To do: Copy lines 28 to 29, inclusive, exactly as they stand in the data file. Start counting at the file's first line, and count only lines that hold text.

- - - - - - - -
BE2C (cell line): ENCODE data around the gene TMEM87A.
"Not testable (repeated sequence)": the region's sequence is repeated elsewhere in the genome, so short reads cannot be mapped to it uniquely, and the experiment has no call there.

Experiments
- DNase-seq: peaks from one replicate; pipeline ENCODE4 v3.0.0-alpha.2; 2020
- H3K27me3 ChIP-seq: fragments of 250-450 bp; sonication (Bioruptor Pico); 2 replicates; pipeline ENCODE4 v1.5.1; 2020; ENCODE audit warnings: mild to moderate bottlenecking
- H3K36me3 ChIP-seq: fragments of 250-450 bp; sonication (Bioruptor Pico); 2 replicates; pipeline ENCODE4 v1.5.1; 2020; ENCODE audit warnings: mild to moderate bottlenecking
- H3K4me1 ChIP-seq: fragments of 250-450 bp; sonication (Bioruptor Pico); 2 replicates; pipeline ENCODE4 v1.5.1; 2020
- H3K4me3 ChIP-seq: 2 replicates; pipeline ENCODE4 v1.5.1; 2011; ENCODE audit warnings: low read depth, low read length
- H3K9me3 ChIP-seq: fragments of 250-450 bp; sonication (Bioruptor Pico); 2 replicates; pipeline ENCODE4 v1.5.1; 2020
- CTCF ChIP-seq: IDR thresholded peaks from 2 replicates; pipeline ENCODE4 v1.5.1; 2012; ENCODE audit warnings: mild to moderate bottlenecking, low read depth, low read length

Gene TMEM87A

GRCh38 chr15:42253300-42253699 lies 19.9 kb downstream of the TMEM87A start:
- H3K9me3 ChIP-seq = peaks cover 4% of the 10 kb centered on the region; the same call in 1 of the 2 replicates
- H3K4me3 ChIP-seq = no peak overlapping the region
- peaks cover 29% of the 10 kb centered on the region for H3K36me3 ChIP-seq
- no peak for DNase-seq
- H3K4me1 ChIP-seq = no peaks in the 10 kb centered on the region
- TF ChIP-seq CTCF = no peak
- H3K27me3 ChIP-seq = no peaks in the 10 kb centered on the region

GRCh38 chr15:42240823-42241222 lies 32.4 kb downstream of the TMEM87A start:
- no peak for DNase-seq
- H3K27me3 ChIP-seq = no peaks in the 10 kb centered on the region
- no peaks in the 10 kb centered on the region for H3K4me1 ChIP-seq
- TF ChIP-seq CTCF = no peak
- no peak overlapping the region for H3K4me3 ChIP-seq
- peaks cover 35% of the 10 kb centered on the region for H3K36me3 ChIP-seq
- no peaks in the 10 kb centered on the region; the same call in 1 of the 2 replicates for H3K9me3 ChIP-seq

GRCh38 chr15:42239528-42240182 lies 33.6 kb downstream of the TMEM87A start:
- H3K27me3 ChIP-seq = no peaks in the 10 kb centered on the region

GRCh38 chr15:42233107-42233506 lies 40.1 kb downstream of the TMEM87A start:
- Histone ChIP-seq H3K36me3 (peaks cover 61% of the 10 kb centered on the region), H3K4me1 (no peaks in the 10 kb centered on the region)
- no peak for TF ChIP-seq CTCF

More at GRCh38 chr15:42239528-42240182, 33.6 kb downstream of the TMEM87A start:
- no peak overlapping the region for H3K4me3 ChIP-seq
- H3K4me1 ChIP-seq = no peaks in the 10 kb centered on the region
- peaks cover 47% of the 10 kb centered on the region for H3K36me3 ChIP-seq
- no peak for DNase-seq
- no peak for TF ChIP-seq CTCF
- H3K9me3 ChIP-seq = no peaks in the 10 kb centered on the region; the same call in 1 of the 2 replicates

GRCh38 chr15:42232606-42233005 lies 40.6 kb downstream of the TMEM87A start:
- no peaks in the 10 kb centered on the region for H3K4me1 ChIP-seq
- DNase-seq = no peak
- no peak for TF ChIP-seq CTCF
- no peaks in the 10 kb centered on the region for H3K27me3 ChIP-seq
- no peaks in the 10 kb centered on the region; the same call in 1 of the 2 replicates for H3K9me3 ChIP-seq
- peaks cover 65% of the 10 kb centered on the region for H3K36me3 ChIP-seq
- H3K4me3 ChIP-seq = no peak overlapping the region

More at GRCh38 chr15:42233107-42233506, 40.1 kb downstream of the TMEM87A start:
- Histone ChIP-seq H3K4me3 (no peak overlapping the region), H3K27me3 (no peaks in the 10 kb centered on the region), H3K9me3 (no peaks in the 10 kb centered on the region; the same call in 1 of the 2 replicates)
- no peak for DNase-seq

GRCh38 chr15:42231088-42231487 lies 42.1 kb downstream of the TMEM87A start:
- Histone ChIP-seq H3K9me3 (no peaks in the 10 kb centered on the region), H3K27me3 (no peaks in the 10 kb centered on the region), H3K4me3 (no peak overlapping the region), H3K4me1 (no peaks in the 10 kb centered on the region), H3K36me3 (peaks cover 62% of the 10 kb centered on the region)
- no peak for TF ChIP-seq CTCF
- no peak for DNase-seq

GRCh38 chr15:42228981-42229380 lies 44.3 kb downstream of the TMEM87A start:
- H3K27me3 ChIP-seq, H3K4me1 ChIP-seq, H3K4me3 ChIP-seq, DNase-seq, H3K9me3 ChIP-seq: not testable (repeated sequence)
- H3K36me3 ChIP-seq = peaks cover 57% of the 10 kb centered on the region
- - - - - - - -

GRCh38 chr15:42239528-42240182 lies 33.6 kb downstream of the TMEM87A start:
- H3K27me3 ChIP-seq = no peaks in the 10 kb centered on the region